The second option was simply annoying and the fingerprint smear patterns on my screen probably gave away or at least narrowed down the PIN/pattern. And I have to think a determined thief could easily circumvent this.

At the time of theft a thief isn't necessarily going to know if a given phone has a security feature or not. He's going to take it and figure it out later. For this reason I loaded Lookout which allows me to locate my phone and if needed, disable and wipe it.


Reply to
John Mayson

On Sun, 26 Dec 2010 12:13:10 -0800, wrote: ......

That was a standard feature on an old Ericsson GSM handset I had years ago (auto-lock after dialling but still be able to answer), I would imagine that you just have to hunt around to find a model/brand that still does something similar.

Reply to
David Clayton

Pretty much all smartphones do this. Blackberry, iPhone, Droids, e.t.c.

Phones with full keyboards even let you use passwords, not just a pin. Blackberries reset and wipe their memory after 10 failed password attempts. However, the phone is not locked. It is simply in the same state it was when new. Your data is protected but the phone can be activated. I doubt a carrier won't activate a blank phone - after all, an activation means money.


Reply to

I thought all modern phones had this feature, largely to protect personal information such as address/phone books, or to avoid someone using all your minutes.

My Blackberry 9700 has an optional (user-settable) phone password. You set a timeout and the phone automatically locks after that timeout: 1, 2, 5, 10, 15, 20, 30, 60 minutes (infinite is not a choice, but you can enable and disable the password without changing it). I'm not sure how long the password can be but

Reply to
Gordon Burditt



The problem is that, well the second problem is that... the cellular carriers have e-mail and other gateways to their systems, letting people, including spammers, send messages out at no cost to themselves.

(The first problem is the charge-for-each SMS that's the default with most carriers).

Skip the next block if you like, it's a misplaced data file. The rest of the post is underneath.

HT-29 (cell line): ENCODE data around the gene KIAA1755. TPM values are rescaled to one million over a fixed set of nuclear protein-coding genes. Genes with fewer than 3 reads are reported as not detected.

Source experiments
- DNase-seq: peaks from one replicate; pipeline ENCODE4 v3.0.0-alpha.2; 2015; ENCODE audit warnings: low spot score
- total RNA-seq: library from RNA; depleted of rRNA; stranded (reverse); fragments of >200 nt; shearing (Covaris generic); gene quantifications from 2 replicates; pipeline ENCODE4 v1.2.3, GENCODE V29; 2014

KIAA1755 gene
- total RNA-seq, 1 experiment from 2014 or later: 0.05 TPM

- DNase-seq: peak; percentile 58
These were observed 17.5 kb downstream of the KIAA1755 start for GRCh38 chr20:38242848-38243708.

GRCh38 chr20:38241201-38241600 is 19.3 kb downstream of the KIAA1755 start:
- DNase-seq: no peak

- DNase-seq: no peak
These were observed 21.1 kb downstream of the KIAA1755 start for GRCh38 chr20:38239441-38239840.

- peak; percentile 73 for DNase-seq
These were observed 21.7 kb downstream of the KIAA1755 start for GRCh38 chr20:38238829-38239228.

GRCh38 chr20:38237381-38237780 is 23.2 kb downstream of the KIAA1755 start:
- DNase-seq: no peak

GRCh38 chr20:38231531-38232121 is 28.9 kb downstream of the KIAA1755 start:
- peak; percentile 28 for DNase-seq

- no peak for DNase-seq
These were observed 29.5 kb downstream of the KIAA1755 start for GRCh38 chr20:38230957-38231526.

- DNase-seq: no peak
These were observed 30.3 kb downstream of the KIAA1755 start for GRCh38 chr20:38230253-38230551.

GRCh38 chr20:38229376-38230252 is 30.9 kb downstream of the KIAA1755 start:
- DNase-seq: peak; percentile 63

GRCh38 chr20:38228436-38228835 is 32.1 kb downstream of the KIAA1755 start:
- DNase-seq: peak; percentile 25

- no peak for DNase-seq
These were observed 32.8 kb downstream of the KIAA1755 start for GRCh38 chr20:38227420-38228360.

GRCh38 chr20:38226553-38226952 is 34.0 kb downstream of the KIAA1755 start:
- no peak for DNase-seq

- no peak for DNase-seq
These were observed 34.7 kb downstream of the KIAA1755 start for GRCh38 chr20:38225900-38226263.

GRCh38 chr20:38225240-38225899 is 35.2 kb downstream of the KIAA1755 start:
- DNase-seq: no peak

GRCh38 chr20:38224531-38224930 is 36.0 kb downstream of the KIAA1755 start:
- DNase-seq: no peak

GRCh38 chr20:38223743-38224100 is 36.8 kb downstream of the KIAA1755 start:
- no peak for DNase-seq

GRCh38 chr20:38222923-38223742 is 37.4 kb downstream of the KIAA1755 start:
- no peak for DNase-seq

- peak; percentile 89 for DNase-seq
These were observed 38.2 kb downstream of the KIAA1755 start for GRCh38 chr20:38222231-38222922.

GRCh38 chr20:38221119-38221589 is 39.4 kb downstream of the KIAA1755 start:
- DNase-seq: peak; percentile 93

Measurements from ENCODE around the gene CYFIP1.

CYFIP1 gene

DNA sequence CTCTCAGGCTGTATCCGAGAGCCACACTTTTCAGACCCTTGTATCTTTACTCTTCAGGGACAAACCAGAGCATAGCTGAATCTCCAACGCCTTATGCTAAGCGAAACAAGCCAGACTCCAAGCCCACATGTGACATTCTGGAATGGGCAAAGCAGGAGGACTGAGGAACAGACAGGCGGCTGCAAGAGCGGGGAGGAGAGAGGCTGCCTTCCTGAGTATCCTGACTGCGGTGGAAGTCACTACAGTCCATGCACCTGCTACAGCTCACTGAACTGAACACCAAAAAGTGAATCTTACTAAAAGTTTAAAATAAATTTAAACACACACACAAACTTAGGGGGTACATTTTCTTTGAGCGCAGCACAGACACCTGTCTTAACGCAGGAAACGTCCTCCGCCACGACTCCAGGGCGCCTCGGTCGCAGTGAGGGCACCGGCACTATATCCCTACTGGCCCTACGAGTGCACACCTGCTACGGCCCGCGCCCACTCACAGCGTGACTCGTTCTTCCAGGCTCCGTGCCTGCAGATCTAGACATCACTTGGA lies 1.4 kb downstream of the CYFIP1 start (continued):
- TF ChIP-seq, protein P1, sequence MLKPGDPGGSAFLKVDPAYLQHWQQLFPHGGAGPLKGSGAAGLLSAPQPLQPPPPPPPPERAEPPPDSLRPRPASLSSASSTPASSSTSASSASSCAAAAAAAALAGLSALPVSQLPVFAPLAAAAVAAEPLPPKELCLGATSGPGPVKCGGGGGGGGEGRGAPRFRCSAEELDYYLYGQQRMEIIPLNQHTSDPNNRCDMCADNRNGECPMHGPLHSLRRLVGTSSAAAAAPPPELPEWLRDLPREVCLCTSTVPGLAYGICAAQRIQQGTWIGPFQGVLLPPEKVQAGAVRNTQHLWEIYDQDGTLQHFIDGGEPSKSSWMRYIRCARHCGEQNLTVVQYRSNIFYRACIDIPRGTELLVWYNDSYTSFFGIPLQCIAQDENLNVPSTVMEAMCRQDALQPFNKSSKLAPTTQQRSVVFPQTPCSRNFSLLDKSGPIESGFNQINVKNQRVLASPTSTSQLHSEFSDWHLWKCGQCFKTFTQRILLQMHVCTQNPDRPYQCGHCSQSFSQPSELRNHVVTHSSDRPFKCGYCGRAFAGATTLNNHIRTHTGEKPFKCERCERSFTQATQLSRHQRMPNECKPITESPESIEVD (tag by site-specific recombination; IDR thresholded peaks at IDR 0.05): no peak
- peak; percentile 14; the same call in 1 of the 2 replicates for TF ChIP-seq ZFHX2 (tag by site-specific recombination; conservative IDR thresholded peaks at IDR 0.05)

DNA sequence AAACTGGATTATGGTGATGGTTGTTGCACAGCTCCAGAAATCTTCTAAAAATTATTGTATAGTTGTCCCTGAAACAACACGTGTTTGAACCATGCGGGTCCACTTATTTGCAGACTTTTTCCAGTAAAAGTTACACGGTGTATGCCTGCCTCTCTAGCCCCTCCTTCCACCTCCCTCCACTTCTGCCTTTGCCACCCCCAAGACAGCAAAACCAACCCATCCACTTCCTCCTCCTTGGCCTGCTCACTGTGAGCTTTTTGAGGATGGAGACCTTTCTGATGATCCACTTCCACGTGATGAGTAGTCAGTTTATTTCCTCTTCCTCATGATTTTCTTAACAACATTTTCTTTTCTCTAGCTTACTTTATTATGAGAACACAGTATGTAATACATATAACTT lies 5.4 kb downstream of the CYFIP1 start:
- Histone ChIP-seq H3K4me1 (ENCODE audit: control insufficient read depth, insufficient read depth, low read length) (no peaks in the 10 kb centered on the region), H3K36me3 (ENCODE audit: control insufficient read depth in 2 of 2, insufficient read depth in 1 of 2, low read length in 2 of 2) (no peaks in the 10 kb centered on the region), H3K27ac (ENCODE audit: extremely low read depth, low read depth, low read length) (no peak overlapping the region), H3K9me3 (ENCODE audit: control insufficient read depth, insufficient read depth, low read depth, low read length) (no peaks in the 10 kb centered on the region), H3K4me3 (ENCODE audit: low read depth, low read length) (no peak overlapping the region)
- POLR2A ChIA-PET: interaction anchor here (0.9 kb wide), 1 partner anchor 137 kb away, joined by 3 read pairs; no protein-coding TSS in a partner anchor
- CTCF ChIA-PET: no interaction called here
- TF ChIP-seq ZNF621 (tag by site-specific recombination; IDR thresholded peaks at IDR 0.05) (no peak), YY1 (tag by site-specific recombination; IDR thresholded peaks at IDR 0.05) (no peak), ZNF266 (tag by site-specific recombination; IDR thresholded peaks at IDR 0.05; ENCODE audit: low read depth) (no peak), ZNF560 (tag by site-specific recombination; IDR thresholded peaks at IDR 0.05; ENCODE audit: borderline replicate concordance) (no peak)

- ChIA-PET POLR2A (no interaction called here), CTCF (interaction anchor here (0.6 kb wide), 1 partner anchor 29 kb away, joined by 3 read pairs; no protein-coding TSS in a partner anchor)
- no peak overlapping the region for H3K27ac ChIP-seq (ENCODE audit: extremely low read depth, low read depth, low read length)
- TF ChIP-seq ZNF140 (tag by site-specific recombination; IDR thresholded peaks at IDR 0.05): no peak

typically the address to use is [phonenumber]-at-[modified-cellco-name]. For a made up example, you'd send an e-mail to: 5555555555[at]

Which,natch, means that a spammer will send to: 5555551000, 5555551001, ... 5555559999 [at] the domain...

My own cellular provider [1] gives me a choice of either leaving the account open to e-mail/SMS of this sort, or to shut it off completely. They offer a semi-solution where I can replace my "phone number" in that gateway, so to speak, with an alternate name. So instead of 5555555555, I'd have five-five [at] (the domain).

The problem is that... while it would work for an e-mail correspondent, it make things ugly for someone on another cellphone who has my number and wants to send a msg.

I've tried really, really, hard to get the cellco to offer what should be a simple solution set, namely:

a: leave the account wide open b: only accept messages that originate from a valid other cellphone provider's network c: only accept messages from their own subscribers.

They claim to not understand what I'm saying....

(While I don't routinely use SMS/e-mail, I'd like the option of receiving such messages on those periodic occassins where it would be useful).

[1] happens to be t-mobile. Don't know if other carriers have a similar choice.

Note that even though this option is listed on the web page, lots of customers have complained it doesn't work. Oh,and the TM won't fix it.

I haven't set it up myself so can't vouch one way or another.

Reply to
danny burstein

Quite so: T-Mobile's EmailFilters.aspx page has been broken, for me, for the T-Mo CC reps who've tried it thinking it might be working again, and for others complaining about it in the T-Mo Forums, since June, 2009 (!) -- and quite possibly even a bit longer. ETtR? Don't even ask :-) .

Cheers, and Happy New Year, -- tlvp

-- Avant de repondre, jeter la poubelle, SVP

Reply to